The United States frequently cites fear of liability to explain why it has so far been reluctant to support creating a new international fund for climate victims.

But some experts say that fear is misplaced.

Signing onto an U.N. agreement that creates a fund for “loss and damage” related to climate change won’t open a Pandora’s box of litigation for past greenhouse gas emissions, they say.

Saleemul Huq, who directs the Bangladesh-based International Centre for Climate Change and Development, dismissed the U.S. fears as a “bullshit argument.”

“Nobody is talking about liability and compensation,” he said. “It’s an old bugbear they have.”

U.S. resistance to a climate damages fund goes back years, including during negotiations over the landmark Paris climate accord. At the time, developing countries wanted to include language on liability for climate destruction wrought by wealthier countries in a provision of the text that deals with irreversible consequences of climate change—or loss and damage.

Developing nations secured a foothold for loss and damage in the 2015 Paris Agreement, but the U.S. delegation insisted on follow-on language that barred its inclusion from serving as the basis for future lawsuits.

The language, known as Decision 52, was part of the Paris summit’s side agreement. It states that the Paris Agreement’s section on loss and damage “does not involve or provide a basis for any liability or compensation.”

“The notion that there’s actual liability—and from liability flows compensation—is something that we didn’t agree with.,” said Todd Stern, who led the U.S. negotiating team at the Paris summit. “We just didn’t want to go there.”

That hesitancy continues through today.

At international climate talks in Glasgow, Scotland, that ended last weekend, U.S. officials resisted the call for a new dedicated fund for loss and damage. The result was an agreement to chart a future course on loss and damage through dialogues that developing countries and their advocates described as an unnecessary delay.

U.S. climate envoy John Kerry said at the end of the Glasgow summit that questions remain about the scope of a loss and damage fund. And he argued that there are ways to distribute climate aid through already-established channels.

“We also remain always thoughtful about the issue of liability and where this goes,” Kerry said in response to a question from E&E News.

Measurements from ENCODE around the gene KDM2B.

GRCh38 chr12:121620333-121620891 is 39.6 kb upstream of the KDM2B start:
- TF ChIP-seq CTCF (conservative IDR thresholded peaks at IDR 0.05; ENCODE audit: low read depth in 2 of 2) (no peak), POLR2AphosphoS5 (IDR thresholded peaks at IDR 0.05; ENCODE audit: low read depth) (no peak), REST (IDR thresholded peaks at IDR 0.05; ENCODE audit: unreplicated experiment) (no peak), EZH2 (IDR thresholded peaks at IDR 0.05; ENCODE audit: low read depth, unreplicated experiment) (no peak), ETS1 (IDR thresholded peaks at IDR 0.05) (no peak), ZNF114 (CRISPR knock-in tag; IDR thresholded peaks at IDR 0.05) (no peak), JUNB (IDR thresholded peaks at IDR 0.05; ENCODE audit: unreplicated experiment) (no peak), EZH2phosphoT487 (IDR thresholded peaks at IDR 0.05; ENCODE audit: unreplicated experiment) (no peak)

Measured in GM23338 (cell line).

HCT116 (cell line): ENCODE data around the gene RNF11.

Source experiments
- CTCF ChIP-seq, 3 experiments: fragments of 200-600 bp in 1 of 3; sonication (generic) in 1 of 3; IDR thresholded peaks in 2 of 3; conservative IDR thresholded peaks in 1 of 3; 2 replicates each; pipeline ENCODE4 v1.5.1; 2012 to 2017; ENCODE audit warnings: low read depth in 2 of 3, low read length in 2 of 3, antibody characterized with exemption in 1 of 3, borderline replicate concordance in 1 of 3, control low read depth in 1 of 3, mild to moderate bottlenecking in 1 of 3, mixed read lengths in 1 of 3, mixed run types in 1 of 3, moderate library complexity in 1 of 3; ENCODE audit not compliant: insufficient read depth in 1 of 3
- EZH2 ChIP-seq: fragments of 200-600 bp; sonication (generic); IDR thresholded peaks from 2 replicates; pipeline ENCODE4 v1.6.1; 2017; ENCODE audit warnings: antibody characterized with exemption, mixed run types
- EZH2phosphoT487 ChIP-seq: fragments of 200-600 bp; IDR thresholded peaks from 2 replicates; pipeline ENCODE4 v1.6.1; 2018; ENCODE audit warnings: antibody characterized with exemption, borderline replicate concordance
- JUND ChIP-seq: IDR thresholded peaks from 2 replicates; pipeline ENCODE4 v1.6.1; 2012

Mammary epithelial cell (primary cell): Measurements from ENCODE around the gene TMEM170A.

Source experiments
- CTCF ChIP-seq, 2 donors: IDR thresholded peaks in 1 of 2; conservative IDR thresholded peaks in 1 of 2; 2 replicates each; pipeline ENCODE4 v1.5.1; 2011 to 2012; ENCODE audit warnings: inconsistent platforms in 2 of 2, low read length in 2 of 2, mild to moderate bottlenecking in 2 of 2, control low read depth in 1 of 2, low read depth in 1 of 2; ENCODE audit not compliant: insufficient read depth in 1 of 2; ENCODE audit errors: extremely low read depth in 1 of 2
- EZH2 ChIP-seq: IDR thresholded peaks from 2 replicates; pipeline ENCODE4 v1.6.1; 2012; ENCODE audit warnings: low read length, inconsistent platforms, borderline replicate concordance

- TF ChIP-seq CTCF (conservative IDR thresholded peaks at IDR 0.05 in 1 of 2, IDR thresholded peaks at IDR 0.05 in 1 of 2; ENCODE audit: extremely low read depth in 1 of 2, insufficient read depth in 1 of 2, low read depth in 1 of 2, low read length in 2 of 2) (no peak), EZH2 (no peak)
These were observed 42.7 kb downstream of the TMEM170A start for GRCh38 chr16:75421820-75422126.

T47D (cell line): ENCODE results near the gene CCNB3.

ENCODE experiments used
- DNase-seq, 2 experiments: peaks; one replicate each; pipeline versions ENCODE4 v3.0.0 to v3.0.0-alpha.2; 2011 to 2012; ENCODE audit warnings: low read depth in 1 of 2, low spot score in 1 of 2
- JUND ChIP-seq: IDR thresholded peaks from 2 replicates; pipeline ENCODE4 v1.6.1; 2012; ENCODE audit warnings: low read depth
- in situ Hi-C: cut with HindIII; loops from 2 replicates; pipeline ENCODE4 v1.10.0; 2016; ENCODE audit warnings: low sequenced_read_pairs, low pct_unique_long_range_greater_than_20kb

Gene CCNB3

Huq, of the Centre for Climate Change and Development, called the U.S. focus on avoiding liability “paranoid.” He said that since the Paris Agreement, developing countries have “never invoked liability and compensation as the basis for asking for funding for loss and damage” and instead “appealed to developed countries on the basis of a common humanity and a sense of solidarity.”

“It seems to me that the U.S. attitude toward us is to say that we know you are not saying liability and compensation but you are thinking it, and that is not acceptable,” he added.

The question of how a U.N. deal could create new legal headaches for the United States as the world’s largest historic greenhouse gas emitter is not straightforward. Conceptually, issues of loss and damage seem to point to emissions from countries that contributed the most to climate change over the last two centuries—including the United States.

Stern, of the U.S. negotiating team in Paris, said nothing in the accord bars plaintiffs from suing for damages related to climate change. It just seeks to prevent the international climate pact from being the basis for litigation because it addresses loss and damage.

“I assure you that as people decided to sue at some point, and there was no such language [in the Paris deal], they would point to Paris, not … to say this necessarily proves their case, but that it would be a factor or something to weigh in the balance,” he said. “And we’re just saying it doesn’t weigh in the balance.”

Dan Bodansky, a professor of law at Arizona State University, said that as the U.N. climate body begins financing loss and damage, that aid—donated by developed countries for poor nations damaged by emissions they’re largely responsible for—could be viewed as an obligation rather than a gift.

But questions of liability would be settled in national courts. And he said it was difficult to see how that could lead to successful litigation, particularly in the United States.

“I think in the U.S., it’s hard for me to imagine that courts are going to be relying on Glasgow decisions in any way, shape or form as the basis for making decisions or holding companies or the U.S. liable,” he said. “I just don’t think that’s at all likely.”

Michael Gerrard, director of the Sabin Center for Climate Change Law at Columbia University, was similarly skeptical.

“I could conceive of language and international agreement that would expose the U.S. to some liability, but I can’t conceive of the U.S. agreeing to any such language,” Gerrard said.

To make the Paris Agreement a basis for increased liability for climate-related damages, parties would need to adopt language that assigned developed countries responsibility for climate change and promised to reimburse developing countries for damages.

Simply creating a fund and contributing to it would not have that effect, Gerrard said.

Reprinted from E&E News with permission from POLITICO, LLC. Copyright 2021. E&E News provides essential news for energy and environment professionals.